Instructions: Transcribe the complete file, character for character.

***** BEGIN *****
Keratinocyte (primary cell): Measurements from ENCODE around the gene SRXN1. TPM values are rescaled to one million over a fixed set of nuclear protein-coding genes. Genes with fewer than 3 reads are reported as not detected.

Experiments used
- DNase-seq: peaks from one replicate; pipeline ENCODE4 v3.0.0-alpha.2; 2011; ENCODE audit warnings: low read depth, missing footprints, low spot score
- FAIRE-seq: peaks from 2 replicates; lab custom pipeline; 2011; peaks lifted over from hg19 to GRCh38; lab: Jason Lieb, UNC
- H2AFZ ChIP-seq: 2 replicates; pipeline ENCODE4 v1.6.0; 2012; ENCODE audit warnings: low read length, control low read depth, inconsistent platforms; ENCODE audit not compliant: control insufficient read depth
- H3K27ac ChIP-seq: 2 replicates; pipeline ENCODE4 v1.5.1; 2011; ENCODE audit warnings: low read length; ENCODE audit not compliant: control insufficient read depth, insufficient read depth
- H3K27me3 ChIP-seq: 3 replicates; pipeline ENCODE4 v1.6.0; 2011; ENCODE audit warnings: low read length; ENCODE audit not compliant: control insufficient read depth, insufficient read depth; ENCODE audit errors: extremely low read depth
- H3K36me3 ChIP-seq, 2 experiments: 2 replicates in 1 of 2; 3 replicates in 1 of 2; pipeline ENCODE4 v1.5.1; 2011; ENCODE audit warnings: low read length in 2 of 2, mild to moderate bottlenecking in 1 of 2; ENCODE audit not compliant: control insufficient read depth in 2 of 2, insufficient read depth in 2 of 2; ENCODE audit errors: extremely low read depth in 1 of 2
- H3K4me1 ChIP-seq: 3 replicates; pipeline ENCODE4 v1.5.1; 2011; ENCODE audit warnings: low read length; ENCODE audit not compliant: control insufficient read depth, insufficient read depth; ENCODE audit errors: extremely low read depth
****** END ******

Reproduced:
Keratinocyte (primary cell): Measurements from ENCODE around the gene SRXN1. TPM values are rescaled to one million over a fixed set of nuclear protein-coding genes. Genes with fewer than 3 reads are reported as not detected.

Experiments used
- DNase-seq: peaks from one replicate; pipeline ENCODE4 v3.0.0-alpha.2; 2011; ENCODE audit warnings: low read depth, missing footprints, low spot score
- FAIRE-seq: peaks from 2 replicates; lab custom pipeline; 2011; peaks lifted over from hg19 to GRCh38; lab: Jason Lieb, UNC
- H2AFZ ChIP-seq: 2 replicates; pipeline ENCODE4 v1.6.0; 2012; ENCODE audit warnings: low read length, control low read depth, inconsistent platforms; ENCODE audit not compliant: control insufficient read depth
- H3K27ac ChIP-seq: 2 replicates; pipeline ENCODE4 v1.5.1; 2011; ENCODE audit warnings: low read length; ENCODE audit not compliant: control insufficient read depth, insufficient read depth
- H3K27me3 ChIP-seq: 3 replicates; pipeline ENCODE4 v1.6.0; 2011; ENCODE audit warnings: low read length; ENCODE audit not compliant: control insufficient read depth, insufficient read depth; ENCODE audit errors: extremely low read depth
- H3K36me3 ChIP-seq, 2 experiments: 2 replicates in 1 of 2; 3 replicates in 1 of 2; pipeline ENCODE4 v1.5.1; 2011; ENCODE audit warnings: low read length in 2 of 2, mild to moderate bottlenecking in 1 of 2; ENCODE audit not compliant: control insufficient read depth in 2 of 2, insufficient read depth in 2 of 2; ENCODE audit errors: extremely low read depth in 1 of 2
- H3K4me1 ChIP-seq: 3 replicates; pipeline ENCODE4 v1.5.1; 2011; ENCODE audit warnings: low read length; ENCODE audit not compliant: control insufficient read depth, insufficient read depth; ENCODE audit errors: extremely low read depth